Flooding in Florida
Flooding is a problem in Florida, and in recent years, it’s becoming more common. The Enhanced State Hazard Mitigation Plan is clear on the issue:
“The entire state of Florida is particularly susceptible to flooding due to the large amounts of coastline, significant drainage systems, and the relatively low elevations.”
Tidal flooding, also known as “sunny day flooding,” has become a major issue for Miami, Key Largo, Fort Lauderdale, and other coastal communities. A University of Florida study found that flooding along the US’s southeast shoreline increased at 0.75 an inch per year from 2011-2015, as compared to the global rate of 0.1 inch per year. Shifting atmospheric conditions, rising sea levels, and coastal erosion all contribute to this issue.
Florida’s Official Rainy Season
Florida also has a significant rainy season, running from May 15 to October 15. During these six months, we get about 70 percent of our annual rainfall. Last year, record amounts of rain fell as late as December, disrupting holiday travel.
Expert Flooding Projections
The real estate company, Zillow, and the environmental nonprofit, Climate Center, conducted a 2019 study that indicates that over the next three decades, thousands of Florida homes—or about $3.38 billion worth of residential real estate—are at risk for serious flooding.
Flooding is Not Just a Coastal Problem
Forty-nine of Florida’s 67 counties are at high-risk for flooding. That number includes 11 inland counties. Rivers, streams, lakes, and canals have all flooded during hurricanes or big rain events. In recent years, inland flooding has caused more hurricane-related deaths in Florida than storm surge.
Florida averages 45 flood events a year, with annual property loss of $86 million, according to the Division of Emergency Management.
Does Home Insurance Cover Flooding?
Home and renters insurance cover water damage caused by non-flood events, such as a burst pipe. They do not cover flood damage.
Your bank may require you to purchase flood insurance prior to giving you a mortgage. Depending on where you live, your bank may be able to legally purchase flood insurance for your property and send you a bill.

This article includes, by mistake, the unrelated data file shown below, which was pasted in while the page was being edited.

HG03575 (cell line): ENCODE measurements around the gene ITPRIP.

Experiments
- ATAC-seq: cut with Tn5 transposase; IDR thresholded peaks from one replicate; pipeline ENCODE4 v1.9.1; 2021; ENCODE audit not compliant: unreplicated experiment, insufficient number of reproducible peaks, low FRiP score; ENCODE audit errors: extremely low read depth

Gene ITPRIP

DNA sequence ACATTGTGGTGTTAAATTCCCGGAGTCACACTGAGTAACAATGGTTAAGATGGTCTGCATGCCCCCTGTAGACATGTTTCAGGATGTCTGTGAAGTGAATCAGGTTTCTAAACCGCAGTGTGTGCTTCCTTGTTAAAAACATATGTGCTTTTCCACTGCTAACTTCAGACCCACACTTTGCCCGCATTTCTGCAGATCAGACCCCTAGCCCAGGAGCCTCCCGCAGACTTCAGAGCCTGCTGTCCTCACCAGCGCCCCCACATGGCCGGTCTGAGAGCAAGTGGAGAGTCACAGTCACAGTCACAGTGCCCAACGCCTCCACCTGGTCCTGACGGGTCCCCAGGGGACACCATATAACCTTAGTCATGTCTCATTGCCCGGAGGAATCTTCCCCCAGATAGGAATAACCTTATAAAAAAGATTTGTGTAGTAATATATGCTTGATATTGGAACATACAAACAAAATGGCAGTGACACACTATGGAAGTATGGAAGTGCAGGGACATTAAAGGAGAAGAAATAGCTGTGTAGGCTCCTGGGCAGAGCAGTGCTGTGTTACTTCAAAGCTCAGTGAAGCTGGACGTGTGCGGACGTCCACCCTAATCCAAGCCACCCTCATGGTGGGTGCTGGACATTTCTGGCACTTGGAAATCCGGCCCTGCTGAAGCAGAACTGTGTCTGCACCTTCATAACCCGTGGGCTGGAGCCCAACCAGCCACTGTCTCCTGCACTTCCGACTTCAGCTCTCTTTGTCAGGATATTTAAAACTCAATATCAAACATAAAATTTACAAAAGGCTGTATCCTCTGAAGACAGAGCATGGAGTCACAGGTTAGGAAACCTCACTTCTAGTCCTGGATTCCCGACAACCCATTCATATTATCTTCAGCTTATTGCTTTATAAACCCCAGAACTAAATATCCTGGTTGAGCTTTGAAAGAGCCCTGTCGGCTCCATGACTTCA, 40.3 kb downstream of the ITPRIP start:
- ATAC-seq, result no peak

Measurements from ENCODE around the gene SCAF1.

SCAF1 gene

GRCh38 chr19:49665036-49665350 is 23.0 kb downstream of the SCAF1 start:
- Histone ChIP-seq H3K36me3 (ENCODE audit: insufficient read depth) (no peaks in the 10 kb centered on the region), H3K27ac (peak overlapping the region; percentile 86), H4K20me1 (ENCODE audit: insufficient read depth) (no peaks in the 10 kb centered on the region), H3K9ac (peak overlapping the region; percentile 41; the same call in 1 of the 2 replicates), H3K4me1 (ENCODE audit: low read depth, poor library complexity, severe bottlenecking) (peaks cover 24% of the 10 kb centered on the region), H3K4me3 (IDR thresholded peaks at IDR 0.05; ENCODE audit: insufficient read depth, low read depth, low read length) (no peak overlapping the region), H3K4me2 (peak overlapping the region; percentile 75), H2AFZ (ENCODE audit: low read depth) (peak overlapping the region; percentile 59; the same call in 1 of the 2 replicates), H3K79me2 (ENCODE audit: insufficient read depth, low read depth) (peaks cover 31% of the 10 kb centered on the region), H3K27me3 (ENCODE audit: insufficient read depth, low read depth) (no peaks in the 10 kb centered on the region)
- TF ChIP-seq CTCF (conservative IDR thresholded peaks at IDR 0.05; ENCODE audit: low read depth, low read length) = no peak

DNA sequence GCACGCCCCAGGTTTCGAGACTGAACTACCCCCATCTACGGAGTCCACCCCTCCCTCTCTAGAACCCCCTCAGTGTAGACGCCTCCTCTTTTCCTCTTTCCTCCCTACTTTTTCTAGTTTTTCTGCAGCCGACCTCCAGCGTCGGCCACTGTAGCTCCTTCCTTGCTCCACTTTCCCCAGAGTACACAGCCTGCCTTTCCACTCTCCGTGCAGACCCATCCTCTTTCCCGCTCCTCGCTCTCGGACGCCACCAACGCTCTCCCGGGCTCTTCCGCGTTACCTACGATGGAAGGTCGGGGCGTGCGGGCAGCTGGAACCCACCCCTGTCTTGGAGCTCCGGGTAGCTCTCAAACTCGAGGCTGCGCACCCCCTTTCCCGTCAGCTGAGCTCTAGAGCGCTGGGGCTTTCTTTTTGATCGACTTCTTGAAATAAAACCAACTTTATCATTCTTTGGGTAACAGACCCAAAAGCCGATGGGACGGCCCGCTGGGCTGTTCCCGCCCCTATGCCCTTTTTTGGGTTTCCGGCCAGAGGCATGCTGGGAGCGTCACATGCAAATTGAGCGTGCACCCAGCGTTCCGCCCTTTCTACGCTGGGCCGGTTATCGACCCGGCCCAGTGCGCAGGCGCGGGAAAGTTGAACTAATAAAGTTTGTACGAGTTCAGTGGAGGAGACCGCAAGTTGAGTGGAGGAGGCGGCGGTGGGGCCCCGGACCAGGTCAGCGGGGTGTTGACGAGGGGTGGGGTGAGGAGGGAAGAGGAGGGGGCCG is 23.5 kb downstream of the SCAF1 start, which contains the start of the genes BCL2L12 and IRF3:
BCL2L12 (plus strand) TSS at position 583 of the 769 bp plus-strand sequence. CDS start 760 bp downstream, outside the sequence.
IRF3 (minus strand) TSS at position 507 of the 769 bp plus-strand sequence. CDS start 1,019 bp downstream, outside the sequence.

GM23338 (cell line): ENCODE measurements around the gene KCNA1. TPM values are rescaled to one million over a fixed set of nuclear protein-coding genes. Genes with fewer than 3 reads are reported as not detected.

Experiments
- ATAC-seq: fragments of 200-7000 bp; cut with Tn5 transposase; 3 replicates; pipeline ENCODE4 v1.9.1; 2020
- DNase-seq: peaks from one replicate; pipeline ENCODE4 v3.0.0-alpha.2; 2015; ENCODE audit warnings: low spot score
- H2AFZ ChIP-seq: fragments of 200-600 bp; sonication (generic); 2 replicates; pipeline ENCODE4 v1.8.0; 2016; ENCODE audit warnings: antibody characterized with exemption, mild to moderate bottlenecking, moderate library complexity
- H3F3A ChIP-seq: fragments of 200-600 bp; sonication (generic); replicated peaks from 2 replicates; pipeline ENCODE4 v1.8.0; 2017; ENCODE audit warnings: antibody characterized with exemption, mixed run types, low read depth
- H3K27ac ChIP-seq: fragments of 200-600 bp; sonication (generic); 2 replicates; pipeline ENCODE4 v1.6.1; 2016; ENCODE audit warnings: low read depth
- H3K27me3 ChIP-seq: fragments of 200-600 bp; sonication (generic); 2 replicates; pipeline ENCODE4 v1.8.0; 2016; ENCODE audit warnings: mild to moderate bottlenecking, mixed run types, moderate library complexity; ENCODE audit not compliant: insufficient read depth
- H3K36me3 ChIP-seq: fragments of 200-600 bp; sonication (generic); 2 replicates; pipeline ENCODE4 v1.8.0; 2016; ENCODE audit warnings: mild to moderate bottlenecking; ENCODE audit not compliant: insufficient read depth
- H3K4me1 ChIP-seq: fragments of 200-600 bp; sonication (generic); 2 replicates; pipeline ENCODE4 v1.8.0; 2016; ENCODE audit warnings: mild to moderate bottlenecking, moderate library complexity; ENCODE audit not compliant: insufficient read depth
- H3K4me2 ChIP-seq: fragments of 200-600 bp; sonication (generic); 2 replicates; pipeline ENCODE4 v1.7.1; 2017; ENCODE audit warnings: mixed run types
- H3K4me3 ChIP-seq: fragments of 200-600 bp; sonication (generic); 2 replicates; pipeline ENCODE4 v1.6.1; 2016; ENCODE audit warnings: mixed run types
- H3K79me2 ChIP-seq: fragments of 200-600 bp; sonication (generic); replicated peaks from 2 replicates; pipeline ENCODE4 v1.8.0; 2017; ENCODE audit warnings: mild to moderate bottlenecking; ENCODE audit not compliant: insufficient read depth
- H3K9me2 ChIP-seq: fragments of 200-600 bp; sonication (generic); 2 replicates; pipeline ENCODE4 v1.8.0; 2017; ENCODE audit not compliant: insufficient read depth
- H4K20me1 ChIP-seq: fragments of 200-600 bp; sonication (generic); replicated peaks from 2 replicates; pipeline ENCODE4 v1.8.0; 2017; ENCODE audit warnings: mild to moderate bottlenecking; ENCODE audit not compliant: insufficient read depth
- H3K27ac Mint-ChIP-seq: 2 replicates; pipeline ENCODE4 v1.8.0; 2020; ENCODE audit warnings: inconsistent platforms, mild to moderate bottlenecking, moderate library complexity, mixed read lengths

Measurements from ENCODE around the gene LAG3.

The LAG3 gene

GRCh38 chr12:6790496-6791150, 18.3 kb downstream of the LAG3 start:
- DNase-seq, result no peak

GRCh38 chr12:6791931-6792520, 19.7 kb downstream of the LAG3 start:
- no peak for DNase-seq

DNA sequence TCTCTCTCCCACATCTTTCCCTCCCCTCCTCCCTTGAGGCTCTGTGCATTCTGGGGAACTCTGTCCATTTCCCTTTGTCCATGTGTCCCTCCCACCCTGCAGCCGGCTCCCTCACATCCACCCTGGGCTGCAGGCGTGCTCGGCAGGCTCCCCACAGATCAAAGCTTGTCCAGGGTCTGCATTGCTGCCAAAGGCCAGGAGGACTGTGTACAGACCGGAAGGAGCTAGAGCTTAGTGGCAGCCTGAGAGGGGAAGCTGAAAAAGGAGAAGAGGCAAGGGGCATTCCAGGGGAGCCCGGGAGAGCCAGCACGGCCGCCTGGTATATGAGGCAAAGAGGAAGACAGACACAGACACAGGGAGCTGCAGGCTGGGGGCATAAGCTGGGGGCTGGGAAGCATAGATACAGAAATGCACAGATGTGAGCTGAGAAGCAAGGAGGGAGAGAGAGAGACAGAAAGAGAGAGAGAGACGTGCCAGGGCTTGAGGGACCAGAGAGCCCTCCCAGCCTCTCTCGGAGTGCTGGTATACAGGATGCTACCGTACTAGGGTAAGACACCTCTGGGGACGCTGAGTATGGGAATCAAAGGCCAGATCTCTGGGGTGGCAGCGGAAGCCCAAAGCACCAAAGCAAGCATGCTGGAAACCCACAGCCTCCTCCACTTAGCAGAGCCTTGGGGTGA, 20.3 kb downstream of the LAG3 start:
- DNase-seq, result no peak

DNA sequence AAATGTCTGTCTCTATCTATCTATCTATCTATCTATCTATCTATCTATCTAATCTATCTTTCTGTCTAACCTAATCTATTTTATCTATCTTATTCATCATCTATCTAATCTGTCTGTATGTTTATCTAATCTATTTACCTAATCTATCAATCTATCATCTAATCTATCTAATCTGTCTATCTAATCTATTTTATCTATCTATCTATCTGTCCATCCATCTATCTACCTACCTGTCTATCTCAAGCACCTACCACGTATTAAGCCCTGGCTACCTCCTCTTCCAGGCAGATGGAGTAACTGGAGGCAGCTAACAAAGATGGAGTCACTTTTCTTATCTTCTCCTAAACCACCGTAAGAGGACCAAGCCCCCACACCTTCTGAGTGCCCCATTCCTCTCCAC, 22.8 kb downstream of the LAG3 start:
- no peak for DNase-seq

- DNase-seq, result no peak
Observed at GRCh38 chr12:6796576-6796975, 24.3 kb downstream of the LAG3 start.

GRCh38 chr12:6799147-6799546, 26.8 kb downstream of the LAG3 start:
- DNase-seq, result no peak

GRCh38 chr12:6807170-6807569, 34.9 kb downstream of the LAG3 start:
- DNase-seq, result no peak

Who Needs Flood Insurance?
Floridians living in flood zones need flood insurance. However, 20 percent of flood claims come from residents located outside of designated flood zones. An uncommon flood event, such as the rain that followed Hurricane Irma, may devastate homeowners living in “low-risk” areas.
Both renters and homeowners should purchase flood insurance. Roy Wright, the former director of the Federal Emergency Management Agency’s National Flood Insurance Program, recommends that all Floridians purchase flood insurance. The Insurance Information Institute warns that Florida has “no flood-free zone.”
Twenty-percent of flood claims come from residents located outside of designated flood zones.
What Does Flood Insurance Cover?
The NFIP defines flooding as an overflow of inland or tidal waters, rapid accumulation of surface waters from rainfall, and liquid mudflow. The flood event must affect at least two acres or two adjoining properties. Flood insurance also covers the collapse or destabilization of a shoreline, resulting from erosion or a storm surge.
Wind Event vs. Flood
The accumulation of rain in a home, due to roof or other structural damage, is considered a wind event rather than a flood event and is not covered by flood insurance. If there is a watermark, damage is generally considered flood damage.
An NFIP policy covers up to $250,000 in structural damage for residential properties and up to $500,000 for commercial properties. The policy payout considers the amount it would take to replace your home or building, rather than the actual value of the structure with depreciation.
Contents of Your Home or Business
An NFIP policy covers the contents of your home for up to $100,000 and of your business for up to $500,000. Content payout is based on actual cash value, which means the payout would reflect the depreciation of your belongings. Basement contents are not covered, although basement clean-up and total-building appliances located in the basement are covered.
Outdoor property, such as patio furniture and swimming pools, are not covered by an NFIP policy. Damage to vehicles and temporary housing expenses are also excluded. (Comprehensive auto insurance will cover your car in the event of a flood.)
Get Flood Insurance from Farm Bureau Insurance
Flood insurance is federally regulated through the National Flood Insurance Program (NFIP). You can purchase flood insurance through licensed property and casualty agents, such as your local Farm Bureau agent. These policies are standardized, meaning you will pay the same rate no matter which insurance company handles your policy. You can also purchase flood insurance for commercial or rental property.
We are now entering Florida’s rainy season, and we are not that far from hurricane season, which begins June 1. If you want your property to be covered when the risk is highest, don’t procrastinate.